For an example of Franchise Opportunity:

RIDPEST is a key player in the pest control industry in Malaysia and the first of its kind to embark on the franchise route. The driving force behind the growth and recognition of the RIDPEST brand is a strong set of corporate values that translates into continued growth for the future.

Franchising is undoubtedly one of the fastest-growing sectors of the Malaysian economy. Smart new business owners prefer a franchise, because it helps lower the risks of starting out, and offers savings on things like marketing and purchasing product.

Over the years RIDPEST had developed and refined its system to the point where we believe it gives its franchisees the very best chance to build a successful business.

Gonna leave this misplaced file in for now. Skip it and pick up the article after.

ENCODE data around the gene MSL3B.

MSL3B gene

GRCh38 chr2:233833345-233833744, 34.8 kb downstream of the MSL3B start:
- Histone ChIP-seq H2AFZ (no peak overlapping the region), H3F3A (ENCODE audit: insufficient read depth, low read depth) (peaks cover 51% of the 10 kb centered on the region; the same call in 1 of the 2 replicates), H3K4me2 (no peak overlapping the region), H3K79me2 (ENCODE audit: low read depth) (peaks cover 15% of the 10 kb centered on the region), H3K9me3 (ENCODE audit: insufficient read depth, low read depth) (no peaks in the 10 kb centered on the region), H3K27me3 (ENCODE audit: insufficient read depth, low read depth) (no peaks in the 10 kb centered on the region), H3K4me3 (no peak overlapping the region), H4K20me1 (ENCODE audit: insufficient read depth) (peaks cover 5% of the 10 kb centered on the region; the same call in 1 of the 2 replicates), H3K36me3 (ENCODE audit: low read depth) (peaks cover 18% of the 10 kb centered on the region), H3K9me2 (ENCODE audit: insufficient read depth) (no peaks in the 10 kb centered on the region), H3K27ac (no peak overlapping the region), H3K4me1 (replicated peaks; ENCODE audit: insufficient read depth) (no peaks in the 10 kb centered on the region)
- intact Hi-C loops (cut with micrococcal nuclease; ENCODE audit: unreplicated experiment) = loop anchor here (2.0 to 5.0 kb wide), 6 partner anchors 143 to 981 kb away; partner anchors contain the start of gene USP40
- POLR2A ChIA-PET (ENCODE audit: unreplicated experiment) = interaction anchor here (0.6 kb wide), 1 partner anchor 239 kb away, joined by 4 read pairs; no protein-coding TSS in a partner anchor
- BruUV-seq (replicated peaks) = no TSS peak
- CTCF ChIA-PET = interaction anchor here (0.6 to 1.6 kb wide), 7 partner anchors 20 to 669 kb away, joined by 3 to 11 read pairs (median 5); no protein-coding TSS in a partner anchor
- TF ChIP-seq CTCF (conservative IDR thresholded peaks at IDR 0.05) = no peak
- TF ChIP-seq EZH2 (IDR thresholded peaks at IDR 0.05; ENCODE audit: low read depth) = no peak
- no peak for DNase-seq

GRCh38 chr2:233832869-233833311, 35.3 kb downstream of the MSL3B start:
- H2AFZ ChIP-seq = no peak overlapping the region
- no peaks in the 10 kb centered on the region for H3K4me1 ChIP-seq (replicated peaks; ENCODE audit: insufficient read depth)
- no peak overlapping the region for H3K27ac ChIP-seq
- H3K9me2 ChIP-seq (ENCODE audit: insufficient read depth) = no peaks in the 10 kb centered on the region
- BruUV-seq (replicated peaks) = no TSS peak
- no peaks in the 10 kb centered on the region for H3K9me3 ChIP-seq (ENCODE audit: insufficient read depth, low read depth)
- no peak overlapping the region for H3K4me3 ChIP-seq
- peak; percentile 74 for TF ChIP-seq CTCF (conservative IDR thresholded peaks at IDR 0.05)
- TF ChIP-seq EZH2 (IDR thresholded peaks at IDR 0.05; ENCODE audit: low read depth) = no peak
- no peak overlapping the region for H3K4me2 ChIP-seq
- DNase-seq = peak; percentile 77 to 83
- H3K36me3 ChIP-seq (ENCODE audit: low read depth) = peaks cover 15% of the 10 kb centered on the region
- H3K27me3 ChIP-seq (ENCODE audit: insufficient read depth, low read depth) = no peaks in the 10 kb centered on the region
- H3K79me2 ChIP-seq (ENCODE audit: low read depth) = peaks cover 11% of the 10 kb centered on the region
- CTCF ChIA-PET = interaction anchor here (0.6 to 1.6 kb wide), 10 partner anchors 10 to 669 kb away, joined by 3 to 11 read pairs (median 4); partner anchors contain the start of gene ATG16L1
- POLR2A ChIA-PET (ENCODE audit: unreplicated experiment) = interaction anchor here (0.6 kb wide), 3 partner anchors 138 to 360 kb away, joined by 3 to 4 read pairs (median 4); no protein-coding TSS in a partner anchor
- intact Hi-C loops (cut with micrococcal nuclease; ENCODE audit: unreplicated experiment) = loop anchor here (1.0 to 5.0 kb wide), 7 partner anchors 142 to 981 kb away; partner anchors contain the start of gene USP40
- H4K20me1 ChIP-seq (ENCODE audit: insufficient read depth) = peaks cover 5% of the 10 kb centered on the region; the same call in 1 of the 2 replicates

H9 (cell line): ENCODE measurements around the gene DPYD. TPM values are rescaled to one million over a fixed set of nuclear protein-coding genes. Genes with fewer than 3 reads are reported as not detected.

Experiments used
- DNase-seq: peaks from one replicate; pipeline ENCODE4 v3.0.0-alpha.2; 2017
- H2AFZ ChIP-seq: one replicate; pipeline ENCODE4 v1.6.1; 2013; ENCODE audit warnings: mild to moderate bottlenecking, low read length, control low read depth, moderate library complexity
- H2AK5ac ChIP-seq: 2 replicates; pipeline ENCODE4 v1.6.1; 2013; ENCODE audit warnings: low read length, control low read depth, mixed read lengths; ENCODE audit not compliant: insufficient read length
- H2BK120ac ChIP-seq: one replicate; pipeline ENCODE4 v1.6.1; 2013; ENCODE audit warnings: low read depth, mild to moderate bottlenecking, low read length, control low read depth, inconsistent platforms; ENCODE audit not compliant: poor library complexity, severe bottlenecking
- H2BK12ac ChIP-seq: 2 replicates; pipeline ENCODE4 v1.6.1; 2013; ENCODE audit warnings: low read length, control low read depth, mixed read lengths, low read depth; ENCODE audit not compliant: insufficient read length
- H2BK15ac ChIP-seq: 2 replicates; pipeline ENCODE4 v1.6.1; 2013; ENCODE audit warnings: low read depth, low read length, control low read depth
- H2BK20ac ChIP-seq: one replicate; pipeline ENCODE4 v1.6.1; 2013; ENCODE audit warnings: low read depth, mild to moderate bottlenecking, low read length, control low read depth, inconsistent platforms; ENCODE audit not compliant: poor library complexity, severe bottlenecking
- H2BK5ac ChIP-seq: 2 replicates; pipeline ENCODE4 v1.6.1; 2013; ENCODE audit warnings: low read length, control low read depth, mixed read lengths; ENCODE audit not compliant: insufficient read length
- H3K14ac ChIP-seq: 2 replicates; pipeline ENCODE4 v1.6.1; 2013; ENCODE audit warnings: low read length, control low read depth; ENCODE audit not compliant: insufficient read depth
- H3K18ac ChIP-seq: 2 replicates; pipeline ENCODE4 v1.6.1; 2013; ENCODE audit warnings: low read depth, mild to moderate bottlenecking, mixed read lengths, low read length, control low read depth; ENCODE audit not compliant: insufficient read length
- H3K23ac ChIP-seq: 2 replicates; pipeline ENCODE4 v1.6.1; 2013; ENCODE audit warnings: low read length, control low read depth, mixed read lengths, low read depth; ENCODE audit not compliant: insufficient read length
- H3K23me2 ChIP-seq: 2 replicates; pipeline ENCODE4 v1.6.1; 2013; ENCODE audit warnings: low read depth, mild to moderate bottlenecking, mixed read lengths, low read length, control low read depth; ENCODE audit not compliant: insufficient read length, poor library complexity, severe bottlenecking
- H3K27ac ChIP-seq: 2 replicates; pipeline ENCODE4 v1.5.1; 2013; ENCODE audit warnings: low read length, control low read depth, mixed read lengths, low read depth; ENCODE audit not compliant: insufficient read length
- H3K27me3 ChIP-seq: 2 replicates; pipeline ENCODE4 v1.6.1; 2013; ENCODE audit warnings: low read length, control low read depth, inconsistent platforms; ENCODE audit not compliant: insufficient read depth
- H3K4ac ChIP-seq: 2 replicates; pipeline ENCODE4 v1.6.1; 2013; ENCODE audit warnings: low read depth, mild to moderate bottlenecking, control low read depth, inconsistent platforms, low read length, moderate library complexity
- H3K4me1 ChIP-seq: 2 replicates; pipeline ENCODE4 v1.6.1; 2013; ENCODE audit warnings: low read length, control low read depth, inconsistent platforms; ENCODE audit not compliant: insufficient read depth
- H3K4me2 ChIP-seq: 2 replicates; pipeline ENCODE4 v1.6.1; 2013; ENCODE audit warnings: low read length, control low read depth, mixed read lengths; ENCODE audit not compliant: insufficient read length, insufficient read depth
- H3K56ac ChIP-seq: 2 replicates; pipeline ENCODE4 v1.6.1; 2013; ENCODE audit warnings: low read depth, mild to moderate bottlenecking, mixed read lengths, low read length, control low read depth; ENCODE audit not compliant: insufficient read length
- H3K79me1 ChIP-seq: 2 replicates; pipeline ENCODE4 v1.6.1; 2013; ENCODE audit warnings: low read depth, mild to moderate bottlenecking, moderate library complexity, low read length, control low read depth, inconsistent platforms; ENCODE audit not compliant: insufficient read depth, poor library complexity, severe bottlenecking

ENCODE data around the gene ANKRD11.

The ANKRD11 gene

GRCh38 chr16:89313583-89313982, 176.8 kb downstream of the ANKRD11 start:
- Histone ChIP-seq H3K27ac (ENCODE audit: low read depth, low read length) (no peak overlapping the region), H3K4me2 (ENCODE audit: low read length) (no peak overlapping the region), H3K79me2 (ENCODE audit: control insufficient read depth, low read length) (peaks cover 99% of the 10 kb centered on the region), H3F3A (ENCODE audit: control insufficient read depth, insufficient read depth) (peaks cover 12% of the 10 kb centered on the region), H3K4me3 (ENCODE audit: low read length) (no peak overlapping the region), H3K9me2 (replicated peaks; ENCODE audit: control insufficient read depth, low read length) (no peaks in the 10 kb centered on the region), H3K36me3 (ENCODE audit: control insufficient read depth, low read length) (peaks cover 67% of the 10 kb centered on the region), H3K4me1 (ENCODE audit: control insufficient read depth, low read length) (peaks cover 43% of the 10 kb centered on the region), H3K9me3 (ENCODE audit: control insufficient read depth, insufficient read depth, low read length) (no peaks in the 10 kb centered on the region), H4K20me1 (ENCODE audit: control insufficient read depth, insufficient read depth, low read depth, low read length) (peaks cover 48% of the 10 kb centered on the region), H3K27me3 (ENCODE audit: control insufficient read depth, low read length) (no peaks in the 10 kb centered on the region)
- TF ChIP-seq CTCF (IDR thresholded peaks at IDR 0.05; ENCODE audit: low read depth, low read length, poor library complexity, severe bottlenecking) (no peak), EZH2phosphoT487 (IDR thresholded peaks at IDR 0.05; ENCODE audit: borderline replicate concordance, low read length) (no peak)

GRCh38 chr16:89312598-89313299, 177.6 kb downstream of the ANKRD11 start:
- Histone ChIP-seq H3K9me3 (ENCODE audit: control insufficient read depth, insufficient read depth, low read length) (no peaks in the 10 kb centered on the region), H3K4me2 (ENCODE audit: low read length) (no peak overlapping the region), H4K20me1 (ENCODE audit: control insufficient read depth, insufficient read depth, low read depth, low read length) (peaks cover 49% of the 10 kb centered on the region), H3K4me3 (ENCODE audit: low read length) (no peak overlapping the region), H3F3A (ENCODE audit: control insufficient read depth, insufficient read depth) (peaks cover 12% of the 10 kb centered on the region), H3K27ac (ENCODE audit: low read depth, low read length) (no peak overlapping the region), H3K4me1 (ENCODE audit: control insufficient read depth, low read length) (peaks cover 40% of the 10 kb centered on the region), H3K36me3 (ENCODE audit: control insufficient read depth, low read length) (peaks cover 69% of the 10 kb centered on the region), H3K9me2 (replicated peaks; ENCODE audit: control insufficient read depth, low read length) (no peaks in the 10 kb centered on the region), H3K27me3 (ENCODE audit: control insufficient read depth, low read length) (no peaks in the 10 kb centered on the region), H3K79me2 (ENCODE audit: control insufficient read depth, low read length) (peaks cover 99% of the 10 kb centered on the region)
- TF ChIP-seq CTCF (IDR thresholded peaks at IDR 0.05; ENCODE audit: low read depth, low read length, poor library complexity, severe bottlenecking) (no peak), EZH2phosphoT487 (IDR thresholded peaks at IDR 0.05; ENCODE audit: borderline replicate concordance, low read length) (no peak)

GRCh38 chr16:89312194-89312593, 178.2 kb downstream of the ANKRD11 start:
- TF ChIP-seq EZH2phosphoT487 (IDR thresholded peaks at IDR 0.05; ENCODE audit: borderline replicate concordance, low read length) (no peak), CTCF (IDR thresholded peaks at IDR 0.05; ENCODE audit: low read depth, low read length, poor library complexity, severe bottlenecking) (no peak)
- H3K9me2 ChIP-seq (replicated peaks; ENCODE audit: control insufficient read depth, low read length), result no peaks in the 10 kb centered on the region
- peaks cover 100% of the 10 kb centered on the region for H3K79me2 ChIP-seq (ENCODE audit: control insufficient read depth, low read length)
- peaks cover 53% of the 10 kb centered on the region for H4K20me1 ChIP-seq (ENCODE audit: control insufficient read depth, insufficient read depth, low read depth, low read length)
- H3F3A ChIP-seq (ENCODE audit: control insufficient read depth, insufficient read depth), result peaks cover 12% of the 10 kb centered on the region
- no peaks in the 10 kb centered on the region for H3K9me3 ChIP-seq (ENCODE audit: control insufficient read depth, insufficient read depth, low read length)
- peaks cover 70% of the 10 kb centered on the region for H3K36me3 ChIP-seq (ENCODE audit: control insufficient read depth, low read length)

A proper business plan ensure the long run and success of a business whereas a business which lacks of proper plans and motivation cannot survive in the market and the tough competition the business world have to offer.

There are many ways a business plan is introduce and implemented in a trade. However, to have a proper business plan it is necessary that the business plan is on proper format and is not made casually or hastil.


Application forms

Franchise loan

List of franchisor

Panel franchisor

Perbadanan Nasional Berhad (PNS) application checklist

Sample franchisor letter

Graph or chart

References of sources

References of sources:

The franchisor’s Manual – Martin Mendelsohn

Masters of Franchising – Mark Henricks


Business For Sale Magazine